Coronavirus, Social Responsibility, and University Inaction
Words by Nicholas Birchall
We currently find ourselves in unique times. In the context of this massive social change, the University of Adelaide finds itself in an interesting position. The decision NOT to transition into online classes has left many students baffled. It is important to discuss what COVID-19 means in the context of Australia and the advice we’ve been provided with thus far. It is also necessary to look at the social context this outbreak takes place in, and to dissect the effect of inaction, and what this could potentially mean for us as a university, but also in the wider, societal context.
It is valuable to first look at the advice we as an Australian population have been provided regarding looking out for ourselves and each other. On the 13th of March the government issued a statement advising against gatherings of over 500 people, not including essential services or institutions such as schools, universities, shopping centres, or public transport, while seeking to emphasise that the current threat to Australians remains low, and these are merely precautionary measures. We’ve also been advised that upon first being presented with flu-like symptoms to get tested and begin a process of self-isolation. Unfortunately for us, it’s bloody hard to get tested at the moment, and as such we genuinely do not have a proper grasp on how fast this disease is spreading. On top of this, many individuals may be asymptomatic while carrying and spreading the virus.
The advice we are receiving from our government and health professions is to act pre-emptively, to slow the spread so our drastically underfunded health sector can keep up. There’s plenty of finger pointing to be done as to why we’re not better prepared for a situation like this, but that sadly lingers ever so tantalisingly beyond the scope of this article.
I would’ve been under the impression that a place thousands of individuals spend daily, touching things, breathing on, and rubbing up against one another, would be one of the first places to cease physical operations. Unfortunately, Adelaide University remains on its quest to keep the doors open. Yesterday (16/3), Flinders University threw in the towel for on campus operations, announcing that lectures, tutorials and seminars would be transitioned fully online. This is not to mention countless colleges and universities in both America and the east coast of Australia that have already begun this transitional process.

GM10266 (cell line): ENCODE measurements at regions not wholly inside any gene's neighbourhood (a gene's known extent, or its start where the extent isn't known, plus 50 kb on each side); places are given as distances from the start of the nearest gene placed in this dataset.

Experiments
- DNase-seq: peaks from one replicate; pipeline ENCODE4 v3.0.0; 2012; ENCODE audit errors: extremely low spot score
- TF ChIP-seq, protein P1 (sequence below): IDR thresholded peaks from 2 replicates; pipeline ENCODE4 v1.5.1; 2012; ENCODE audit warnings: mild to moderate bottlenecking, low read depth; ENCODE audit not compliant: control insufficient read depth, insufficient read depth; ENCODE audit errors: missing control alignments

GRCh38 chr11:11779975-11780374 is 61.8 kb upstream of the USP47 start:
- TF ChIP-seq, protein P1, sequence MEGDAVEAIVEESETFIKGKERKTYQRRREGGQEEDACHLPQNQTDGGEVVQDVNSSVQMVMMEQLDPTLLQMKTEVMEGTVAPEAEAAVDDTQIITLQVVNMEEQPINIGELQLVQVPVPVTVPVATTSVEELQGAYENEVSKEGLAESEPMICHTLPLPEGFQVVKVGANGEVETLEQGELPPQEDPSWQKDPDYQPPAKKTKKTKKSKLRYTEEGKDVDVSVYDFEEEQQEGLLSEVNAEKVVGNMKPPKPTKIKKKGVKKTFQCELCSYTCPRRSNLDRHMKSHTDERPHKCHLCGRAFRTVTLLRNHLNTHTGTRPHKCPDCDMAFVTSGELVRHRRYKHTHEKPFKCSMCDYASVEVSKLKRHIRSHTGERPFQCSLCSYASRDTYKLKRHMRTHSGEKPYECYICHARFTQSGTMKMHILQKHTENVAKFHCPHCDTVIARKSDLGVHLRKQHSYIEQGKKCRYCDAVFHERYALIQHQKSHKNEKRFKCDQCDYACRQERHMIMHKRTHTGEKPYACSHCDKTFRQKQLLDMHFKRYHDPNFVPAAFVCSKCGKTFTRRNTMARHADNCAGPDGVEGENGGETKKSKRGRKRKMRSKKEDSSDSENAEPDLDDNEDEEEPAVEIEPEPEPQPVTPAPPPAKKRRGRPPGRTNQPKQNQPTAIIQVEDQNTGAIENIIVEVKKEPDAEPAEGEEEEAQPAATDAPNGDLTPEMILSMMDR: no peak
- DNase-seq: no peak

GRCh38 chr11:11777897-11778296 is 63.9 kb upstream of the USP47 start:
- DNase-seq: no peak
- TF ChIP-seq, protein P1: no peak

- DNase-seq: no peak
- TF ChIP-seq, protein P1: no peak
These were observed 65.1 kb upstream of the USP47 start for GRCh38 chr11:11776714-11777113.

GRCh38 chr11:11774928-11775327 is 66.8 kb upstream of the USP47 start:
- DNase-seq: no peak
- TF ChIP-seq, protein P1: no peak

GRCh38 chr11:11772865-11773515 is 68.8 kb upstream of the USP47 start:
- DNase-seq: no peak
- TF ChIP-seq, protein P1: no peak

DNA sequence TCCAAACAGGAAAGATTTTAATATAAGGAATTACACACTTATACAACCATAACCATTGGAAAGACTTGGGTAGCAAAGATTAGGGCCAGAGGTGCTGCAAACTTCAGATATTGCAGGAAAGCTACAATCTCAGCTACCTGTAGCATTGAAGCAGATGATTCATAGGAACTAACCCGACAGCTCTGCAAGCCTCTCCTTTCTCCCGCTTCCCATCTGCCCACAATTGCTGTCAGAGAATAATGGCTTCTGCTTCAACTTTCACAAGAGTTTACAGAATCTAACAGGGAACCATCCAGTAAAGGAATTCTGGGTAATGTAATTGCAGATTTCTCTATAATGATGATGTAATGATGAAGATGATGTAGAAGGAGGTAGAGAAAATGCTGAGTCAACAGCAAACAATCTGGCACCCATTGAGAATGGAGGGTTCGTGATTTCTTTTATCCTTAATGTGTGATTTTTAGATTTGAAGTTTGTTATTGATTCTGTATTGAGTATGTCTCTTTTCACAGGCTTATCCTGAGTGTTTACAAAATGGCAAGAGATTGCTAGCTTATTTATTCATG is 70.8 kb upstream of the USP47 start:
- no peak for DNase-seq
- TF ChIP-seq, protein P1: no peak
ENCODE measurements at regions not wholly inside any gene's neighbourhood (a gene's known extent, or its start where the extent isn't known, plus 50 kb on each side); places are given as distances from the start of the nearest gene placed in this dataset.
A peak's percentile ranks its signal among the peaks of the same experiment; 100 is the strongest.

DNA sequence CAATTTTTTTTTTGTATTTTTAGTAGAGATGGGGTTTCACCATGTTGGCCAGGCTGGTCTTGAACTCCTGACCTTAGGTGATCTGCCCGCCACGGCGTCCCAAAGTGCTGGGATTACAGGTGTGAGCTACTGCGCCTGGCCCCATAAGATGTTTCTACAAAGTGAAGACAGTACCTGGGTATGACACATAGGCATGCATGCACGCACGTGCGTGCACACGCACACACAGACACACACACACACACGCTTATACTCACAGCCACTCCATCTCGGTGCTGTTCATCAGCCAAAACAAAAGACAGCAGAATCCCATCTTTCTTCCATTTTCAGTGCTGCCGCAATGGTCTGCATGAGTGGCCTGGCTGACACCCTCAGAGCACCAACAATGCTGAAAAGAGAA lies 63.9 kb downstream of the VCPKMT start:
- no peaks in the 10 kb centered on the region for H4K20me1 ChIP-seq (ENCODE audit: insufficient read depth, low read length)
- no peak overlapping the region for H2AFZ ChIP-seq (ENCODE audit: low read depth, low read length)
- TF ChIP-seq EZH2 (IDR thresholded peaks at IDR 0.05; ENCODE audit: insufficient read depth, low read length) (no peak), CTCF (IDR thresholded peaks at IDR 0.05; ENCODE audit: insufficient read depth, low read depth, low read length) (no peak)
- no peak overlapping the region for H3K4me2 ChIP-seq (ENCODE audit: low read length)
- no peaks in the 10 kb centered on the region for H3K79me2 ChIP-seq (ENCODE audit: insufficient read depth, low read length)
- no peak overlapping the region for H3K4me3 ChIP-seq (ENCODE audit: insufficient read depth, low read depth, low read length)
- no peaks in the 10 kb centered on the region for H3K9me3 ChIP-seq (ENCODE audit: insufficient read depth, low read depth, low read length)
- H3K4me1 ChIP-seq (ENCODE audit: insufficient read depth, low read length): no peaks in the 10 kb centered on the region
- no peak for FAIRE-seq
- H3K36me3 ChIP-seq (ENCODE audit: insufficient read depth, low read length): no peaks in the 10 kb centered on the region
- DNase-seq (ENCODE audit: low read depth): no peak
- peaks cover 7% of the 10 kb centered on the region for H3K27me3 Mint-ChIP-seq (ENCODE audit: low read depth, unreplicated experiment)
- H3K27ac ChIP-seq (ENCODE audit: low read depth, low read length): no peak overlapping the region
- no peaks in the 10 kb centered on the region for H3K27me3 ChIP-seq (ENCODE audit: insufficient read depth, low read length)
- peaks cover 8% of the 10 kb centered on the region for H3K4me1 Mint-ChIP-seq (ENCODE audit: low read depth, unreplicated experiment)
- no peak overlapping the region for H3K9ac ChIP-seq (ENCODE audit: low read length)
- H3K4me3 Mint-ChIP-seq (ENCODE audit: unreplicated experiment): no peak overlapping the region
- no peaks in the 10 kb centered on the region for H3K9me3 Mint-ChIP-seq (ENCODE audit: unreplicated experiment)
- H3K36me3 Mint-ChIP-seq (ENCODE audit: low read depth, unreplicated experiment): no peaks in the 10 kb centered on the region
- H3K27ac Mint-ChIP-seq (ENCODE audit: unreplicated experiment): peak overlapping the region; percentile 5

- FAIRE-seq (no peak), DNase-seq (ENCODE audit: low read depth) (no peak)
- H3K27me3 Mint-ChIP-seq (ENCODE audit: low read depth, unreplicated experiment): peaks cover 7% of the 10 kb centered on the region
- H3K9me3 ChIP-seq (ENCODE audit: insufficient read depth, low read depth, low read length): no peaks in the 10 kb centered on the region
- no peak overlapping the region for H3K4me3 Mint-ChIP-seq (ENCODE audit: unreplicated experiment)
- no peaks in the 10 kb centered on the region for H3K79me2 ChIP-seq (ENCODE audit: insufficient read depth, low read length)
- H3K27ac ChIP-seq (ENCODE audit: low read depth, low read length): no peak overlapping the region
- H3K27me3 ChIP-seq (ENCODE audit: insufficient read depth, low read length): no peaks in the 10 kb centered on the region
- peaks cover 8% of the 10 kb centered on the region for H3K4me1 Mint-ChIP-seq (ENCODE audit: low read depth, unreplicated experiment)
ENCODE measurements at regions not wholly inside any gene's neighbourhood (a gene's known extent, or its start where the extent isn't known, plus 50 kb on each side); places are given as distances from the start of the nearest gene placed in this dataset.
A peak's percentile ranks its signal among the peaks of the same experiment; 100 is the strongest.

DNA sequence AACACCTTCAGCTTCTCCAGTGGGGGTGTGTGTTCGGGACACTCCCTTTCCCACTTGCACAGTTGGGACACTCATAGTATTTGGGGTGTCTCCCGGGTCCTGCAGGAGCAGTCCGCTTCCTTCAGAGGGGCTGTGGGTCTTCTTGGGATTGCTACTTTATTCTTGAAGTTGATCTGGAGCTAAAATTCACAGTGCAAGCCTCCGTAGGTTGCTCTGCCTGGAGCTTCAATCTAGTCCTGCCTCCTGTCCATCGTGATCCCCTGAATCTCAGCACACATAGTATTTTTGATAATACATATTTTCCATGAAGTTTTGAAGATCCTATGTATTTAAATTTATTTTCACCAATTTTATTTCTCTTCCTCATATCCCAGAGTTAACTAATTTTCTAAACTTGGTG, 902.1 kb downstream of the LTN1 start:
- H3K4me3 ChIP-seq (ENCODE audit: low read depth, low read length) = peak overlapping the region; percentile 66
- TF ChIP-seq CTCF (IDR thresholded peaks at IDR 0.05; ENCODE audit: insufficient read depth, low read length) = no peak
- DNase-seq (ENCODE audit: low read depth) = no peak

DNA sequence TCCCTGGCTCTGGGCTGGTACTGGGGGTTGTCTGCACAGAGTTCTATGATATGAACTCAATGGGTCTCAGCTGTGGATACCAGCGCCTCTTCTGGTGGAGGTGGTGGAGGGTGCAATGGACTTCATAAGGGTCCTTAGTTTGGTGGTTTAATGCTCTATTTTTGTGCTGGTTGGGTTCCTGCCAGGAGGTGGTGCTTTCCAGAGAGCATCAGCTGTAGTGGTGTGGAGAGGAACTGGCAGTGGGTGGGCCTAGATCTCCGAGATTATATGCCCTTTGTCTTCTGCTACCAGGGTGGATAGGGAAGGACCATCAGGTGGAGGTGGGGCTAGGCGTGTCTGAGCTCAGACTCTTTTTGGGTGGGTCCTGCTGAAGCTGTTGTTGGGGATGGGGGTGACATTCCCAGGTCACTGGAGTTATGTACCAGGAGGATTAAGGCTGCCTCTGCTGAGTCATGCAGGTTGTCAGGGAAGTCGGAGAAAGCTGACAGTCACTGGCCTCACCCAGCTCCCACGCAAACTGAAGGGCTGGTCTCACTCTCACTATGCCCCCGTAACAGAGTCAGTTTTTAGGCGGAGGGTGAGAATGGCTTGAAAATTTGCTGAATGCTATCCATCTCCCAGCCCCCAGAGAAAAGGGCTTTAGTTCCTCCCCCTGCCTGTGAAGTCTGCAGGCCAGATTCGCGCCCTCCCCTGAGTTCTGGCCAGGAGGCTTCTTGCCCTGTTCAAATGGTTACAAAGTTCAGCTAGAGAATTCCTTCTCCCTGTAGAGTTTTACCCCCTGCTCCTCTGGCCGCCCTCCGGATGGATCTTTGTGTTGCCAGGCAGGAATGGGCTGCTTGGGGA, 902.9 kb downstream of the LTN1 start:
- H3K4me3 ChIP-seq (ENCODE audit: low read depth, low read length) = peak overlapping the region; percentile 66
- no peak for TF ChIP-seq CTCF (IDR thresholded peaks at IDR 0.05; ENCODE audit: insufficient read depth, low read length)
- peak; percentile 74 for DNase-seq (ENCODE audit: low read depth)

Last night’s emails from the Vice Chancellor and Chief Operating Officer did nothing to assure students of their own safety. It offered no concessions in any regard related to work or class. Many students are still required to attend compulsory tutorials or seminars for grades, and as perfectly put by SRC President Henry Armfield in his email to the suits last night:
“Forcing students to choose between their health and their grades has already caused significant strain on some students’ mental health, which should be of utmost concern to the University.” If you’ve not read Henry’s full email, I encourage you to do so. You can find a transcription of it here.
It is absolutely shameful that the University at the very leas has not removed compulsory attendance grades from classes. By removing student’s autonomy, you are making it very clear that you think you know what’s best. Well I’m honestly not convinced.
As individuals that make up a society, there is an inherent social responsibility we owe to one another. We can’t afford to be selfish in dire times. Individualism will only separate us, and benefit no-one long term. Look at our grocery stores at the moment. The shelves are empty as though a biblical swarm of locusts has moved through. These selfish actions have consequences, and only hurt our most vulnerable.
Although to many, COVID-19 will just be a very bad cold, but to many high-risk individuals, or those with pre-existing medical conditions, it could very well be life-threatening. By not attempting to limit its spread now while we can, we condemn a portion of our population.
The university has shown it understands the need to be pre-emptive. It has already postponed and cancelled other large events. I ask it now to do the same with our education. It is not implausible to shift tutorials online. The infrastructure to do so exists, and is currently being used by many schools to accommodate unwell children. I do understand for some courses, there is no alternative. You can’t do a titration from behind a computer screen, but nor should you be penalised as a result.
SRC Environmental Officer, Ahmed Azhar, and SRC General Councillor, Ben Foster put out a statement last night perfectly explaining what is required of the University to help its students, and I’d encourage you to read it.
We’ve been continually on the back foot as a country since this outbreak began. It’s time for us to stop being reactive, and for once take the initiative. It’s foolish to wait until this becomes a greater issue. I implore the university to reconsider its decision. These actions have consequences far beyond the confines of our campus.
DISCLAIMER: Nicholas’ article does not reflect the views of On Dit, but rather just his own.